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story.lead_photo.caption Jim Dumbauld, senior director for logistics, environmental health and safety, facilities and fleet for Quest Diagnostics, speaks Wednesday during a COVID-19 briefing as Gov. Mike Parson looks on. Photo by Submitted photo

Gov. Mike Parson said Wednesday it will be critical for the state to deploy testing resources to fight COVID-19, and a representative of Quest Diagnostics said the company plans to continue to increase its testing capacity.

Quest Diagnostics is not the only company supplying testing for COVID-19, but it's one of the principal ones.

In Missouri, the company's 1,200 employees operate four laboratories, 34 patient service centers and phlebotomy services in 95 doctors' offices, according to a news release from Parson's office.

Jim Dumbauld, senior director for Quest Diagnostics, said the company has conducted 1.5 million diagnostic tests nationally since March 9 and currently has a capacity of 50,000 tests per day.

Dumbauld could not immediately say how many of those tests would be specifically for Missouri.

"We're ramping that up as fast as we possibly can," Dumbauld said of the company's capacity. He added the company would like to be able to do approximately 100,000 tests per day within the coming weeks.

The state's plan with testing going forward involves a few different strategies, including rapidly deploying it to work to contain outbreaks — especially at places such as meat processing plants, nursing homes and prisons — and to randomly test within communities to determine the prevalence of the novel coronavirus that causes COVID-19.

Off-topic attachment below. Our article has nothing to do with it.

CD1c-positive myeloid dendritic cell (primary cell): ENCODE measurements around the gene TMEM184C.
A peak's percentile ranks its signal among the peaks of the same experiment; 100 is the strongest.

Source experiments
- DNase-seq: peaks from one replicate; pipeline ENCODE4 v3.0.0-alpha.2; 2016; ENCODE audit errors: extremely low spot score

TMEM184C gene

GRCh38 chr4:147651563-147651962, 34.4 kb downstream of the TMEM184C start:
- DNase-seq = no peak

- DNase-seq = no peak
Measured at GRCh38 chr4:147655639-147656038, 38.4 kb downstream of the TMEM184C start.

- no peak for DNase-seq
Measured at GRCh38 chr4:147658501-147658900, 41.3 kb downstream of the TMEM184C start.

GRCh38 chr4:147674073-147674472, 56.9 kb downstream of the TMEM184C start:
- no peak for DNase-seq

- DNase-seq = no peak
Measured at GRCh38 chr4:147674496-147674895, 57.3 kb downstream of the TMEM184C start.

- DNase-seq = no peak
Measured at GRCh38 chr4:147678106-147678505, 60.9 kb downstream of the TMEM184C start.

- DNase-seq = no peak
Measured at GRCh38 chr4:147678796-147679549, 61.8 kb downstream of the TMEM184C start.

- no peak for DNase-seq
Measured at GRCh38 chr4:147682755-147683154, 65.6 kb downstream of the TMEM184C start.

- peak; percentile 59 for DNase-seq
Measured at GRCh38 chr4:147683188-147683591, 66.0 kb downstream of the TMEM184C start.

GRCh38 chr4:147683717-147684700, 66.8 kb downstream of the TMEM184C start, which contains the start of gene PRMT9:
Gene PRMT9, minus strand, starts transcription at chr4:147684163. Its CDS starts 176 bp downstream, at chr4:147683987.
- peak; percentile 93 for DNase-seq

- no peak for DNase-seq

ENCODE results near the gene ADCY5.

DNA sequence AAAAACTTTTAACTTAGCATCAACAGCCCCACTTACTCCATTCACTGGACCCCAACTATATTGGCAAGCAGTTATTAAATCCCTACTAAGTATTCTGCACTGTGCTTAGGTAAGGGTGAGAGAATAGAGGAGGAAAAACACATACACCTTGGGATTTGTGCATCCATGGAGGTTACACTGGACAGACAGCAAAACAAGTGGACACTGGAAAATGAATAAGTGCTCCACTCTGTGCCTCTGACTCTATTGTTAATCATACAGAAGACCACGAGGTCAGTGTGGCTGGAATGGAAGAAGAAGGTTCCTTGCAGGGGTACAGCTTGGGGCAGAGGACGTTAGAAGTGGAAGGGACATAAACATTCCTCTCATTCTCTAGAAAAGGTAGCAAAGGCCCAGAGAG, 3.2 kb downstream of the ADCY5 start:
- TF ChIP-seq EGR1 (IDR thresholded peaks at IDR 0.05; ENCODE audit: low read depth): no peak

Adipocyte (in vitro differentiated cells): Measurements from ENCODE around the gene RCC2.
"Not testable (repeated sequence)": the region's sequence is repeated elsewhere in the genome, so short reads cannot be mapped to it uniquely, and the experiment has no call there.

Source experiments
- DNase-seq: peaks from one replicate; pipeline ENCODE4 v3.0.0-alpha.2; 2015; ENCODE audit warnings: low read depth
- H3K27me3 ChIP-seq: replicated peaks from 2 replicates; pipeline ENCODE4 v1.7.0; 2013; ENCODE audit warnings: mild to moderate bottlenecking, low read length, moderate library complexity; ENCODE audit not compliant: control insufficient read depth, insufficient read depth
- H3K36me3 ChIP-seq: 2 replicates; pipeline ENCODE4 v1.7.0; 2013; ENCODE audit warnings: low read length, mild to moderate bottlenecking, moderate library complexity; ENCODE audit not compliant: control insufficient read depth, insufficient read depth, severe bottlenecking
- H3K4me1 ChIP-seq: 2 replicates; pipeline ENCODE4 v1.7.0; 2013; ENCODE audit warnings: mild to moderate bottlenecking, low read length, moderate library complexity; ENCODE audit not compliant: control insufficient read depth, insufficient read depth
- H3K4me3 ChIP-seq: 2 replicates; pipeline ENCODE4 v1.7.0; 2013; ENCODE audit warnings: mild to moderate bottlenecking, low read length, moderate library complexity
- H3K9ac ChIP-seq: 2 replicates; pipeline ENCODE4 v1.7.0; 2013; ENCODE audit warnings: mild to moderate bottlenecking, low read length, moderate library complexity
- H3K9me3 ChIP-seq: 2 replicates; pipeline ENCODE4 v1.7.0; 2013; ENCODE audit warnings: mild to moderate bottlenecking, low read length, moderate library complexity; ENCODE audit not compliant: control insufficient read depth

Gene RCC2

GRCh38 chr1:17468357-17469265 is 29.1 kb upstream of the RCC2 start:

Dr. Randall Williams, director of the Missouri Department of Health and Senior Services, said Wednesday that everyone at a facility will be tested for the disease if only one patient or staff member gets sick.

He said Missouri can currently do 8,880 tests a day, seven days a week — which comes out to approximately 61,600 tests a week.

Missouri's testing capacity involves its State Public Health Laboratory, as well as at least 15 private national and in-state laboratories, and participating health care institutions, according to the news release from Parson's office.

The state recently updated its testing criteria for the State Public Health Laboratory to focus on people with close contact with suspected or confirmed patients with COVID-19, symptomatic health care workers and first responders, symptomatic residents of congregate living facilities with residents at a higher risk for poor health outcomes, symptomatic hospital patients, and symptomatic patients at a high risk for negative health outcomes.

Patients not meeting DHSS criteria for testing can be tested by private laboratories, which do not require DHSS approval.

Williams added members of the general public might be able to get antibody tests for COVID-19 by June or July.

Such tests would be intended to help determine who has already been infected with COVID-19 — perhaps without knowing it — and therefore might have immunity to the disease.

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